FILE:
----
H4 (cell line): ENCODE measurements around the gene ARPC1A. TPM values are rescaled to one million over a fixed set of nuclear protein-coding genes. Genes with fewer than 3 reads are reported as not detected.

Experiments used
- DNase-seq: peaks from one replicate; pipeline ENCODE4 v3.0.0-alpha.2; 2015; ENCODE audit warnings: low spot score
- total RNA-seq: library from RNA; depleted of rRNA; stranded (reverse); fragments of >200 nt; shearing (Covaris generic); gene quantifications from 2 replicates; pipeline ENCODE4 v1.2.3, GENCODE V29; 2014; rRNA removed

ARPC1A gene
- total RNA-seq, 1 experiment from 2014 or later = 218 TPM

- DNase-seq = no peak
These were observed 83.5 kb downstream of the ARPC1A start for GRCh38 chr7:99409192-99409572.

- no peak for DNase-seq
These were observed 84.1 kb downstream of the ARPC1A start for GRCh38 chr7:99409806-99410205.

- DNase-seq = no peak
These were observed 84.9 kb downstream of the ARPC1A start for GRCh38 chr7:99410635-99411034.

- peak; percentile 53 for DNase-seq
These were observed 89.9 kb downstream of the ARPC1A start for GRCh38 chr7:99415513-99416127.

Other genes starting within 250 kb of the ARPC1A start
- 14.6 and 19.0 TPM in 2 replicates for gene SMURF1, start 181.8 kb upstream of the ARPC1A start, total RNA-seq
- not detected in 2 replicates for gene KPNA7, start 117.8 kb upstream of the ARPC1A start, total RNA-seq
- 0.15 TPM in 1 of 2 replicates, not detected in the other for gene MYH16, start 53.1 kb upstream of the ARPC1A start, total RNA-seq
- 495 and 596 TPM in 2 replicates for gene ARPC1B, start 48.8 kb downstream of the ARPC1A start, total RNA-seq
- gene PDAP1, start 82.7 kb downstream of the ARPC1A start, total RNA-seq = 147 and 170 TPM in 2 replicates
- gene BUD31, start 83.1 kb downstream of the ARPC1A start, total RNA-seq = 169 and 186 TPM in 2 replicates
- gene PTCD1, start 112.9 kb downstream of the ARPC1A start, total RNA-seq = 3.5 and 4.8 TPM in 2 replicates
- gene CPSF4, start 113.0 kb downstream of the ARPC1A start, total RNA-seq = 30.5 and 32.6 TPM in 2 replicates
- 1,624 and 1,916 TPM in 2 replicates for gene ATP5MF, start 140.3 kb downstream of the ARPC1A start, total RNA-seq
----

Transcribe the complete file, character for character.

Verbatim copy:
H4 (cell line): ENCODE measurements around the gene ARPC1A. TPM values are rescaled to one million over a fixed set of nuclear protein-coding genes. Genes with fewer than 3 reads are reported as not detected.

Experiments used
- DNase-seq: peaks from one replicate; pipeline ENCODE4 v3.0.0-alpha.2; 2015; ENCODE audit warnings: low spot score
- total RNA-seq: library from RNA; depleted of rRNA; stranded (reverse); fragments of >200 nt; shearing (Covaris generic); gene quantifications from 2 replicates; pipeline ENCODE4 v1.2.3, GENCODE V29; 2014; rRNA removed

ARPC1A gene
- total RNA-seq, 1 experiment from 2014 or later = 218 TPM

- DNase-seq = no peak
These were observed 83.5 kb downstream of the ARPC1A start for GRCh38 chr7:99409192-99409572.

- no peak for DNase-seq
These were observed 84.1 kb downstream of the ARPC1A start for GRCh38 chr7:99409806-99410205.

- DNase-seq = no peak
These were observed 84.9 kb downstream of the ARPC1A start for GRCh38 chr7:99410635-99411034.

- peak; percentile 53 for DNase-seq
These were observed 89.9 kb downstream of the ARPC1A start for GRCh38 chr7:99415513-99416127.

Other genes starting within 250 kb of the ARPC1A start
- 14.6 and 19.0 TPM in 2 replicates for gene SMURF1, start 181.8 kb upstream of the ARPC1A start, total RNA-seq
- not detected in 2 replicates for gene KPNA7, start 117.8 kb upstream of the ARPC1A start, total RNA-seq
- 0.15 TPM in 1 of 2 replicates, not detected in the other for gene MYH16, start 53.1 kb upstream of the ARPC1A start, total RNA-seq
- 495 and 596 TPM in 2 replicates for gene ARPC1B, start 48.8 kb downstream of the ARPC1A start, total RNA-seq
- gene PDAP1, start 82.7 kb downstream of the ARPC1A start, total RNA-seq = 147 and 170 TPM in 2 replicates
- gene BUD31, start 83.1 kb downstream of the ARPC1A start, total RNA-seq = 169 and 186 TPM in 2 replicates
- gene PTCD1, start 112.9 kb downstream of the ARPC1A start, total RNA-seq = 3.5 and 4.8 TPM in 2 replicates
- gene CPSF4, start 113.0 kb downstream of the ARPC1A start, total RNA-seq = 30.5 and 32.6 TPM in 2 replicates
- 1,624 and 1,916 TPM in 2 replicates for gene ATP5MF, start 140.3 kb downstream of the ARPC1A start, total RNA-seq